By Tim Morris, The JournalNJ Health & Fitness Guide 2020

Brookdale Community College (BCC) is gearing up for a busy spring athletic season.

“We’re going to have 12 sports competing in the spring,” said Katie Amundson, BCC athletic director, and women’s soccer coach.

With the COVID-19 pandemic shutting down the fall athletic seasons on the Lincroft campus as well as campuses throughout the state and Region 19, the spring calendar is filling up as the fall sports (soccer, cross country, women’s tennis, and volleyball) join the traditional spring sports (baseball, softball, lacrosse and men’s tennis) in action. These unprecedented times have forced extraordinary measures that are allowing junior colleges to continue intercollegiate athletes.

As if the inclusion of fall sports doesn’t complicate the spring season enough, basketball has been added to the spring calendar, although it will tip-off in January and will extend into the spring. Official practice will start on Monday, Jan. 4 with the season beginning on Wednesday, Jan. 20. The season will run into the spring with the Region and NJCAA tournaments slated for April.

Soccer, which was shut down in the fall, moves to the spring and is scheduled to start-up in March.

These unprecedented times have forced extraordinary measures that are allowing junior colleges to continue intercollegiate athletics during the 2020-21 school year.

Although the competition was shut down, Brookdale’s fall and winter teams have been able to practice outdoors, delivering some sense of normalcy. Amundson pointed out that participation in fall practices has been high and consistent.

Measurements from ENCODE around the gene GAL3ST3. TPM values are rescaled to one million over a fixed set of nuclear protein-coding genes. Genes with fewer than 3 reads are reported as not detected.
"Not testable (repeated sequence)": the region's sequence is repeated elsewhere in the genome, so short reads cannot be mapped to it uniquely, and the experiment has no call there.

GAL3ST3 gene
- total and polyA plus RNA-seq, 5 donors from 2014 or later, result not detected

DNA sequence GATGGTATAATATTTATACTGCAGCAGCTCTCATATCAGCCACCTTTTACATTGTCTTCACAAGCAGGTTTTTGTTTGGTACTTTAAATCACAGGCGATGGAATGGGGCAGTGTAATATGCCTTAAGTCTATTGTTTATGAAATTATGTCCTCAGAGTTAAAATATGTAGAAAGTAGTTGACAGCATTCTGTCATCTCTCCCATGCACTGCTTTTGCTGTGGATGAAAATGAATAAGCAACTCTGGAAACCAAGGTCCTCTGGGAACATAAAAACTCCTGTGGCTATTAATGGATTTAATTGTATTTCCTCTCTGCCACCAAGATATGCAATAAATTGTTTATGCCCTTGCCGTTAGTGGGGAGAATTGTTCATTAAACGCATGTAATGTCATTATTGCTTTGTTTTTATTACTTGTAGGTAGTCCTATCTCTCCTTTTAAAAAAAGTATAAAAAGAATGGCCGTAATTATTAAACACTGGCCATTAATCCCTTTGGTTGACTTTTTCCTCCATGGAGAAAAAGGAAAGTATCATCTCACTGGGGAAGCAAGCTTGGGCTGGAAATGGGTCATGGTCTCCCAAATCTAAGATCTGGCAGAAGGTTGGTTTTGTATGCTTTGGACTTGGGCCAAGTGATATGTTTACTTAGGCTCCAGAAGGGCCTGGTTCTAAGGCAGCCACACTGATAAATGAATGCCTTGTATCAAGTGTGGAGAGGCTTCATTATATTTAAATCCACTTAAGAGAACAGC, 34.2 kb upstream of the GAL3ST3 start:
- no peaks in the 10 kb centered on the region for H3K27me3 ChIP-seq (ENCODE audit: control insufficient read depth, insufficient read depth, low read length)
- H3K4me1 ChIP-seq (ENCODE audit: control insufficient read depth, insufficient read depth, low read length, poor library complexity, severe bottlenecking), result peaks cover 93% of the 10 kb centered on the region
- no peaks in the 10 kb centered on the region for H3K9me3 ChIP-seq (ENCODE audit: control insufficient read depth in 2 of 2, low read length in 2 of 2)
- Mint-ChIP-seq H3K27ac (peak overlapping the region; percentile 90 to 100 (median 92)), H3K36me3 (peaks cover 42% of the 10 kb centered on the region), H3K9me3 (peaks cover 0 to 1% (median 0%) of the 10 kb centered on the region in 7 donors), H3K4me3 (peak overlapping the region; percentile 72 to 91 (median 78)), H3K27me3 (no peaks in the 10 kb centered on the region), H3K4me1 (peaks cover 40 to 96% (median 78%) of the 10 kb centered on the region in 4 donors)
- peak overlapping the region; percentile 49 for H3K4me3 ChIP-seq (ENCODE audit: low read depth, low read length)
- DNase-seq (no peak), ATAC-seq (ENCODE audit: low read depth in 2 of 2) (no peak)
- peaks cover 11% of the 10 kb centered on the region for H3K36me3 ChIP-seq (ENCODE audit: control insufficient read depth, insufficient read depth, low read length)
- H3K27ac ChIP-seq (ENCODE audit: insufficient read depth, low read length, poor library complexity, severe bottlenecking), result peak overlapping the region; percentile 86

“Our teams have been practicing this fall, and everything is going well,” said Amundson. “Protocols are being followed, and the students and coaches are really enjoying being able to practice in their limited pods. Our administration has been very supportive.”

Putting on her coach’s hat, Amundson noted that the practices have her players looking forward to the season ahead of them as well as just enjoying being together.

“My team is so excited,” she said. “They’ve been very busy. We truly missed the interaction.”

Through the pandemic, Brookdale teams haven’t lost any athletes; in fact, they have gained some. Brookdale has become more attractive to those student-athletes who would rather stay close to home. Others have opted to attend community college because of the reduced tuition.

“Our numbers are up, and our rosters are filling,” Amundson remarked. “I get calls from students looking to transfer.”

Amdunson has been encouraged by how successfully the NJSIAA has reopened high school sports in the state. The organization’s protocols, including limited schedules and limited travel along with following CDC health guidelines, have helped the schools navigate their way through the fall season. That has made Amundson confident that Brookdale and other junior colleges in the area can successfully reopen in the spring.

“We are very hopeful we will be able to compete as long as we can do so safely,” she said.